The drill comes in the wake of Washington's new strategic focus the Asia Pacific region, and the drill will "further strengthen the US' leading status in the Peninsula situation", said Zheng Hao, a commentator with Hong Kong-based Phoenix TV.

Seoul and Washington are set to launch a separate, three-day drill on June 23 in waters off the west coast of the Korean Peninsula, Xinhua said.

In another development, the top diplomats and defense chiefs of Washington and Seoul on Thursday discussed how to strengthen their alliance and cope with the threat posed by Pyongyang.


Xinhua and AP contributed to this story.

[email protected]

http://www.chinadaily.com.cn/world/2012-06/15/content_15503977.htm
 

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WASHINGTON, June 15 (Xinhua) -- The U.S. military will not build new bases in the Asia-Pacific as it rebalances its strategic priorities to the region, but will rather rely on allies and partners to pick up the tab, a senior commander said here on Friday.

"We're not really interested in building any more U.S. bases in the Asia-Pacific," said Pacific Command Commander Samuel Locklear during a press briefing at the Pentagon. "We shouldn't have to at this point in time."

Locklear said the U.S. military will rely on allies and partners in the region for shared use of military facilities, and those arrangements can be bilateral as well as trilateral.

"We should be able to find ways to not only bilaterally, but in some cases multilaterally ... find these locations where we can put security forces," Locklear said.

The U.S. military is shifting its focus toward the Asia-Pacific, but the Pentagon is also faced with huge budget cuts totaling 487 billion dollars in 10 years. If Congress doesn't act this year, it may face across-the-board automatic cuts mandated by the Budget Control Act of last year.

Although the Pentagon has indicated that operations in the Asia- Pacific will not be affected, doubts still remain.
http://www.shanghaidaily.com/article/article_xinhua.asp?id=77399



WASHINGTON, June 15 (Xinhua) -- Commander of U.S. Pacific Command Samuel Locklear pledged on Friday to continue to strengthen the U.S.-China military relations to enhance the security in the Asia-Pacific.

Speaking at a Pentagon news briefing, Locklear said it is very important to ensure the U.S. and China understand each other as China emerges, so to prevent miscalculation and have a positive influence on the security environment in the region.

Locklear, who assumed his post about three months ago, said he has been encouraged by the receptiveness from his counterparts in China's military and looks forward to having more exchanges of visit in future.

He revealed he will pay a visit to China in the next weeks, during which he will have conversations with senior Chinese military officials "in a very open and frank way."

"I think we're in a position in the coming months and years to continue to have a productive dialogue, because... it's very important for the security in the Asia-Pacific, for the U.S. and China to be able to have a productive partnership," Locklear said.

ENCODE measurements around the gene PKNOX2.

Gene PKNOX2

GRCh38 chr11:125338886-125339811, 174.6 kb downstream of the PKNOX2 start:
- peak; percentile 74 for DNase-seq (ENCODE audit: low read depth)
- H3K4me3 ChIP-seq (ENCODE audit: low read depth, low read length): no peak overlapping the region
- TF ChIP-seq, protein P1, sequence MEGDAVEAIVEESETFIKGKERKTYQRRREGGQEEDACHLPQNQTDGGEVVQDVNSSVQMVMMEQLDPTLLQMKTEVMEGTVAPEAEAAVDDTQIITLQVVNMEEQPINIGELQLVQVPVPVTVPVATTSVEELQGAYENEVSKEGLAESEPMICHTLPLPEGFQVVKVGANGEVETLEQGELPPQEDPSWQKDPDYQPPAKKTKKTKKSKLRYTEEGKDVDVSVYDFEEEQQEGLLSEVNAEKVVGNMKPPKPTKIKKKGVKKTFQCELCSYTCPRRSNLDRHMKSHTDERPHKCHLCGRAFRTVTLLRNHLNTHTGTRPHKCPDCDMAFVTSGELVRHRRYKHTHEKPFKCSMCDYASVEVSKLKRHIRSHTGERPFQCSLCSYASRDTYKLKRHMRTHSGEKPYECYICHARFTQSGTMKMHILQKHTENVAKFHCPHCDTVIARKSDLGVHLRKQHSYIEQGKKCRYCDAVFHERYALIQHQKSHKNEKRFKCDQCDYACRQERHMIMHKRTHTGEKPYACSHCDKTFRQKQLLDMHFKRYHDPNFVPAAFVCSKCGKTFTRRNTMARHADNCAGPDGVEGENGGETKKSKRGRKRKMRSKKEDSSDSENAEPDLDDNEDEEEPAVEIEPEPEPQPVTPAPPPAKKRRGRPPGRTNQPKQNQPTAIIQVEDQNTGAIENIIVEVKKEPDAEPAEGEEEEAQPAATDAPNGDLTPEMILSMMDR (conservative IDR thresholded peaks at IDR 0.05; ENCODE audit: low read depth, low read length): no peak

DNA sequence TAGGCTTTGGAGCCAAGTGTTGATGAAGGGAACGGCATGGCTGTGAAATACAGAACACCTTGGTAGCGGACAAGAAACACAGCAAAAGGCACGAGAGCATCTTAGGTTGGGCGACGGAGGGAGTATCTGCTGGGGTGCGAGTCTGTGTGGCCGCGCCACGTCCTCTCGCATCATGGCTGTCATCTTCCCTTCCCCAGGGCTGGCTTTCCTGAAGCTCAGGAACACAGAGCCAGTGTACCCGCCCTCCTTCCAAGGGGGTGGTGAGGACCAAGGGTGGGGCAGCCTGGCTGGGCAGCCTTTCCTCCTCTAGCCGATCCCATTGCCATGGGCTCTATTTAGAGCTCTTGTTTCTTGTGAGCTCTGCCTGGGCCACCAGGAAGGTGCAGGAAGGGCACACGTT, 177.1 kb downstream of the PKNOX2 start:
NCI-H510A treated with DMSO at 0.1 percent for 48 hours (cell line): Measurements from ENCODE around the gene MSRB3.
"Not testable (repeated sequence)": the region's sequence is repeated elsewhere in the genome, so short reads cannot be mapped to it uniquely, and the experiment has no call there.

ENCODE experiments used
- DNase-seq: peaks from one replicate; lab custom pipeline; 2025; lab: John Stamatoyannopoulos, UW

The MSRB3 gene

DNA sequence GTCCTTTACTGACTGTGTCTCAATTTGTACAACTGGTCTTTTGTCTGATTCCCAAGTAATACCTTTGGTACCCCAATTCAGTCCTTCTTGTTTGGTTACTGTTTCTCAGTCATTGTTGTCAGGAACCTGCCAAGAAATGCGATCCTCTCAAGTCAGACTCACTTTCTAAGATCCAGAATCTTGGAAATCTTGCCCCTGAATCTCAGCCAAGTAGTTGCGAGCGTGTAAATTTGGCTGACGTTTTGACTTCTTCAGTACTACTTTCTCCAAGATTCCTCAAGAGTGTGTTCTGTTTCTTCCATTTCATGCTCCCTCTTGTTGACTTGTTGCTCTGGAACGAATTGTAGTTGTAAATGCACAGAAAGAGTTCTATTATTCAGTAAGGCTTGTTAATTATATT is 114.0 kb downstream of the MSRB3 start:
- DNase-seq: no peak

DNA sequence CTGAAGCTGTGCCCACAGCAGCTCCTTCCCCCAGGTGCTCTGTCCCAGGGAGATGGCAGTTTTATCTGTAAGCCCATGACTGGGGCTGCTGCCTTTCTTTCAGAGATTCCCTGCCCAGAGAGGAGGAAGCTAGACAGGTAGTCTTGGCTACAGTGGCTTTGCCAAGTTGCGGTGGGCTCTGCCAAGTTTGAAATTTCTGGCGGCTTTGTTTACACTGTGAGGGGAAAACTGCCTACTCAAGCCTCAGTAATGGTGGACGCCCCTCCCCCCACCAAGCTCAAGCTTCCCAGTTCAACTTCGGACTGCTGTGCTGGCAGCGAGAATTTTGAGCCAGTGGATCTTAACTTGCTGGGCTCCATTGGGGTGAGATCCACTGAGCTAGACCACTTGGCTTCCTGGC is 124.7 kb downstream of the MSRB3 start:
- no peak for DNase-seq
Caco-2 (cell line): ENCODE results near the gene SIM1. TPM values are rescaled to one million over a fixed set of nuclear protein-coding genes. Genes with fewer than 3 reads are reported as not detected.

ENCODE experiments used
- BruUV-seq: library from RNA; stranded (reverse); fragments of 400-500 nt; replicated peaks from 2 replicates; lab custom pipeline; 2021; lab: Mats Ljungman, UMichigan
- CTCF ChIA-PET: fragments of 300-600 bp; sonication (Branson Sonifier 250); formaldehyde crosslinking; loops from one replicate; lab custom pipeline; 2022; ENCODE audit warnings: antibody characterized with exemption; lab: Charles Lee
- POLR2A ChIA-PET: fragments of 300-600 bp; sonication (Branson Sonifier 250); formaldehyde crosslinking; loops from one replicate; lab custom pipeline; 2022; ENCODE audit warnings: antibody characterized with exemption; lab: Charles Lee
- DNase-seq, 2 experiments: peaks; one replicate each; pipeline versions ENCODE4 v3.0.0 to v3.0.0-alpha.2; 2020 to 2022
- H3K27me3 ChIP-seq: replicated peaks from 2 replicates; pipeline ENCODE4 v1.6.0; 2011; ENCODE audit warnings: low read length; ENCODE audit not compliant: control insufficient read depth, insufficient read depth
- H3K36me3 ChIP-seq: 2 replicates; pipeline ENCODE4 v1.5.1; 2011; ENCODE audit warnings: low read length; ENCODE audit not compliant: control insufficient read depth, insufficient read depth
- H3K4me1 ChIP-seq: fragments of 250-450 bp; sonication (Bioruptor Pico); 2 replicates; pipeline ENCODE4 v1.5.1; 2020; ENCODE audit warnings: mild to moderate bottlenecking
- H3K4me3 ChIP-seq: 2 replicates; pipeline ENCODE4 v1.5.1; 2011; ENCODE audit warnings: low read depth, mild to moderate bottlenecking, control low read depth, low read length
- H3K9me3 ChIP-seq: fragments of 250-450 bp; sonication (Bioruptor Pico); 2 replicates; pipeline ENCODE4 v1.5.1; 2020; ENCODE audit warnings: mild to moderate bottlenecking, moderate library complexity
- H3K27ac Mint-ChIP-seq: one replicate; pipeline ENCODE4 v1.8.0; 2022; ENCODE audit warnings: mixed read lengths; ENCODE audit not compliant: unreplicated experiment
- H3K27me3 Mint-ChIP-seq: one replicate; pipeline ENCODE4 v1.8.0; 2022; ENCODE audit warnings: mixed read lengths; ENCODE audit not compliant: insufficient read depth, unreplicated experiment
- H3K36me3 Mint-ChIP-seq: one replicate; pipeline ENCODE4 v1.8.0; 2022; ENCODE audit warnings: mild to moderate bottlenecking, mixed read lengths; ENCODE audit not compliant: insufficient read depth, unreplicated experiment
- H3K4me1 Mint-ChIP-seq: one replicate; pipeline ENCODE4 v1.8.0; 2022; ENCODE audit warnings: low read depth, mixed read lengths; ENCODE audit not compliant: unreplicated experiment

The officer said while the U.S. executes its much-trumpeted "pivot to Asia" strategy, the U.S. will continue to build the alliances and partnerships that help ensure a security environment in the Asia-Pacific that will allow future peace and prosperity in this vast region.

"So we're going to look at our alliances and continue to strengthen them. We're going to look at key strategic partnerships and ensure that those are properly taken care of and properly articulated," said Locklear, who is in charge of the largest U.S. command with about 320,000 U.S. soldiers, sailors, airmen and Marines.

On the maritime disputes in the region, Locklear said they should be resolved peaceably, and sometimes the involved parties have to make compromise in order to avoid possible conflict.

"There's enough resources, I think, for everybody in the world. We just got to figure out how to make sure that everybody has adequate access to them," Locklear said.

Meanwhile, a Chinese Foreign Ministry spokesman said in late May that China will negotiate directly with relevant parties in regards to resolving disputes in the South China Sea.

"China has long been committed to safeguarding peace and stability by consulting with ASEAN nations and signing agreements, such as the Declaration on the Conduct of Parties in the South China Sea," Foreign Ministry spokesman Hong Lei said.

http://www.shanghaidaily.com/article/article_xinhua.asp?id=77417
 

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Op-ED: If India subdued to US' "divide and conquer" strategy. that'd be a disaster for China, India, Asia and the whole world
Vijay Prashad
(4th Media, June 21)


India: the US doormat into Asia?

A mid-level officer of the Indian Foreign Ministry told me that he was startled by the language used by US Defense Secretary Leon Panetta during his visit to India on June 6. India, Panetta said, is the “lynchpin” in US plans to “rebalance towards the Asia-Pacific region”.


The officer said that at one point Panetta had said India is the US “doorway into Asia”. At least two of the Indian officials in the room later joked that he should have said that India is the US’s doormat into Asia.
Panetta had come to Delhi with a brief that was uncomplicated but not conducive to peace.



Panetta’s objectives, and that of the third India-US Strategic Dialogue (which began on June 13), seem obliged to isolate three major actors in Asia: China, Iran and Pakistan.


The “rebalancing” is not intended to bring these crucial countries to the table to discuss areas of common interest, such as the imbroglio in Afghanistan, the question of energy security and the unsettled border and security disputes between these countries.